The Extended Employment Insurance Benefits Pilot Project provided an extra five weeks of benefits to people living in 21 designated regions across the country. The program was introduced in 2004 and last renewed in 2010. The 2010 renewal expired Sept. 15.
The end of the program came to public attention Wednesday in a briefing by P.E.I. Innovation Minister Allen Roach about EI changes and their impact on the provincial economy. The province's initial concern was changes made to clawback of earnings while receiving EI. Roach said there was no notification from Ottawa that the extended benefits pilot was ending.
"The federal government implemented it but they never said a word," said Roach.
"They were mum on it as far as the public is concerned."
New claims established after Sept. 15 are entitled to five fewer weeks of benefits. For example, those EI recipients with 12 weeks of work will qualify for only 23 weeks as compared to 28 under the EI pilot program.
Alyson Queen, a spokeswoman for Human Resources Minister Diane Finley, said the pilot project was never a permanent fix.
"Canada has emerged well from the global recession," said Queen.
"Those temporary supports, which were always intended to be temporary, are less necessary."
P.E.I. politicians say the effects will be devastating to many of the province's seasonal workers.
"This will be a devastating blow to a lot of people that depend on unemployment insurance to get them through the winter," said Charlottetown MLA Richard Brown, who is also chairing this year's Y's Men's food drive.
"In the past, I used to start getting calls about April or May about getting back on to get their weeks for the next year's unemployment insurance," said Brown.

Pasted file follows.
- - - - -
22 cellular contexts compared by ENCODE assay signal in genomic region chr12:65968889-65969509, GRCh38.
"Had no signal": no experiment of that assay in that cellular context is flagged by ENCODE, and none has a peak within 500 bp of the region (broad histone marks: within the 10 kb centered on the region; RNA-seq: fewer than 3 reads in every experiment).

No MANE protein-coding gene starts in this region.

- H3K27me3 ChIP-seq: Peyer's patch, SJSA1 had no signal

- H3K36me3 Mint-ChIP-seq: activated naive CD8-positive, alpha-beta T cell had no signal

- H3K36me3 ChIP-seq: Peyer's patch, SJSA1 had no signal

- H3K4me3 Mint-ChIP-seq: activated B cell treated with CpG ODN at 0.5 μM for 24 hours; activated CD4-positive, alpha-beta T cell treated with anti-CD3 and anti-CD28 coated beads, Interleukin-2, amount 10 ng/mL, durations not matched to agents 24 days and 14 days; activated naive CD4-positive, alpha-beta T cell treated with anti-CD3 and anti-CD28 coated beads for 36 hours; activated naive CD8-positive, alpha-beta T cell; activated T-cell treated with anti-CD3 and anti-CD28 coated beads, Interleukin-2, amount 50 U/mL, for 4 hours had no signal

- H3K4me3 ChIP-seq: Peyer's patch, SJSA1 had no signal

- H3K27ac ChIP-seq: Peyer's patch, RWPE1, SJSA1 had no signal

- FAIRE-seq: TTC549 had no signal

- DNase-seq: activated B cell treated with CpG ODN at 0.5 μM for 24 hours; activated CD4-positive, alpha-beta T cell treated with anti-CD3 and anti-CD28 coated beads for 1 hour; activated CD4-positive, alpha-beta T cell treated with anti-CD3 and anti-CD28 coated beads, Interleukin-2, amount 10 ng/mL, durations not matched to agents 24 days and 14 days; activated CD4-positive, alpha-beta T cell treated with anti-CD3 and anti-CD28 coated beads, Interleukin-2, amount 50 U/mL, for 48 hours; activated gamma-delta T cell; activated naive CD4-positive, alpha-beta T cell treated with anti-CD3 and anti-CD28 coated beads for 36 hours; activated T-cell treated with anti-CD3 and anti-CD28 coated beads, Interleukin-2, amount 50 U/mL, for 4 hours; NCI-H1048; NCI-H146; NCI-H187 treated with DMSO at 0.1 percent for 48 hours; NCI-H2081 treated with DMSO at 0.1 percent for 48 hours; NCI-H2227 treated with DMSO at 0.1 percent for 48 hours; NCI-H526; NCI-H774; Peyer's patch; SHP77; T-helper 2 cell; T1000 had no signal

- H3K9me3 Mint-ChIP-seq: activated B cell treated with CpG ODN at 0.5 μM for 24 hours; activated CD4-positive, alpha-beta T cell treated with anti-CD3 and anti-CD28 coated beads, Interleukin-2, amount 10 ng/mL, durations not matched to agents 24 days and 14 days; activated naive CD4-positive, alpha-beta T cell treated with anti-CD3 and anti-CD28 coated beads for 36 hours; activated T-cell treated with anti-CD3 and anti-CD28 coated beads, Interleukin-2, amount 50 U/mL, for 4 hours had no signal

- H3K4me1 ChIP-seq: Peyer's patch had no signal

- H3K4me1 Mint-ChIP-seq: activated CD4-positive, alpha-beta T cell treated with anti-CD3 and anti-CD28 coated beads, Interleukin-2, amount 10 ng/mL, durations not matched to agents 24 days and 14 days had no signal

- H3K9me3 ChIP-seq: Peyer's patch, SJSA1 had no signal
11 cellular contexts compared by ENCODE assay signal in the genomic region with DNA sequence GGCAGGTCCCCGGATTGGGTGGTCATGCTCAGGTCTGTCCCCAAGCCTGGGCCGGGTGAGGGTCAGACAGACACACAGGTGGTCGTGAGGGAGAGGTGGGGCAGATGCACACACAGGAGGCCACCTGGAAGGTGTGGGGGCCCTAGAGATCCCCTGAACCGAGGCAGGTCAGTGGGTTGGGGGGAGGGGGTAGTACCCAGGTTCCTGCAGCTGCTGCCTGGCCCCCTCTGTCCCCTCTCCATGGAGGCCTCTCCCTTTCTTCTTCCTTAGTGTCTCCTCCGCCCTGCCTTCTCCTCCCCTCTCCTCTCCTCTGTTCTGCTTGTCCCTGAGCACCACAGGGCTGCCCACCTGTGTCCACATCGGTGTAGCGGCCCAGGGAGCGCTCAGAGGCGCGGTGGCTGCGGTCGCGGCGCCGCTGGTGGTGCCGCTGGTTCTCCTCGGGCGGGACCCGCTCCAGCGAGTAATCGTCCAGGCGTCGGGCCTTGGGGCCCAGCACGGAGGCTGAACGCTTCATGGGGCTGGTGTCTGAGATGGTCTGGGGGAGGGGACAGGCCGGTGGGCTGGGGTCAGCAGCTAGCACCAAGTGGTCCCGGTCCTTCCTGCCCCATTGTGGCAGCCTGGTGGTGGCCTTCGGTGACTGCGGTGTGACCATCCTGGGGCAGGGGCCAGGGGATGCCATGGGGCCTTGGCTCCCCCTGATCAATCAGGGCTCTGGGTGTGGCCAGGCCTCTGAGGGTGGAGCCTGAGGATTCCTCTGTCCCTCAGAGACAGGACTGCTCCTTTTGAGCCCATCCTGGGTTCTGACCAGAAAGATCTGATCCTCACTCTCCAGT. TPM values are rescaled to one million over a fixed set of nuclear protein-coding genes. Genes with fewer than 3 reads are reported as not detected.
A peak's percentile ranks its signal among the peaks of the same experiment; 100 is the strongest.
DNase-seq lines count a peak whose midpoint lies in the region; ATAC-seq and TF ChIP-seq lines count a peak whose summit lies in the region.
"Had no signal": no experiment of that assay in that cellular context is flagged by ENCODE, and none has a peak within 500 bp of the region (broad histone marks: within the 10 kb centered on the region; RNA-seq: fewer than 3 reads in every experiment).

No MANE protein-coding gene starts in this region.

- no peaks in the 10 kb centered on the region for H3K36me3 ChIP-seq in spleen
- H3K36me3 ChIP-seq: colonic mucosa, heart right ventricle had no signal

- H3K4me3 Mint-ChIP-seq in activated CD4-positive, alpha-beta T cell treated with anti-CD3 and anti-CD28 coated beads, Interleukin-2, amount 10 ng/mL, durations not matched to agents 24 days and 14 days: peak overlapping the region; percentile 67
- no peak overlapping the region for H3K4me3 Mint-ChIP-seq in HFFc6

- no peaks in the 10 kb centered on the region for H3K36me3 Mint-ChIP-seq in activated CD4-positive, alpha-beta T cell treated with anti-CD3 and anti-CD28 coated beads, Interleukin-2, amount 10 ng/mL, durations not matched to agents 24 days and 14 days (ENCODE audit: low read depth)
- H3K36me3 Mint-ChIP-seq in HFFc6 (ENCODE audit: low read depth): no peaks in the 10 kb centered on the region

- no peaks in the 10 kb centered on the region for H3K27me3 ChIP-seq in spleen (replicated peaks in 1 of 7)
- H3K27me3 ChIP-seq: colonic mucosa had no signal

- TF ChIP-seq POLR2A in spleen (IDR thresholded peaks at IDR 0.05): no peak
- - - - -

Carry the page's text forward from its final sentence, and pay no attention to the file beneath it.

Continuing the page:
"This time, I'll start getting calls in January and February, and there is just no work at that point in time."
Bill Kays of the P.E.I. Coalition for Poverty Eradication Strategy is also upset with the decision.
"It seems every step the government takes, every announcement, it's another slap at the poor people," said Kays.
"Where are they going to get the other five weeks of money to survive the rest of the year? So unemployment is going to throw them onto the welfare rolls. Where else are they going to get money?"
Stephen Myers is a member of the province's standing committee on rural development.
"If it's going to be five weeks sooner, it's going to put them early in February for many of them and there is not a lot of opportunities out there," said Myers.
"Especially in rural P.E.I."
The province hasn't done any studies on the overall impact to the economy, but over 27,000 Islanders draw EI every year. The government estimates the loss of the pilot project will affect about 40 per cent of those claimants.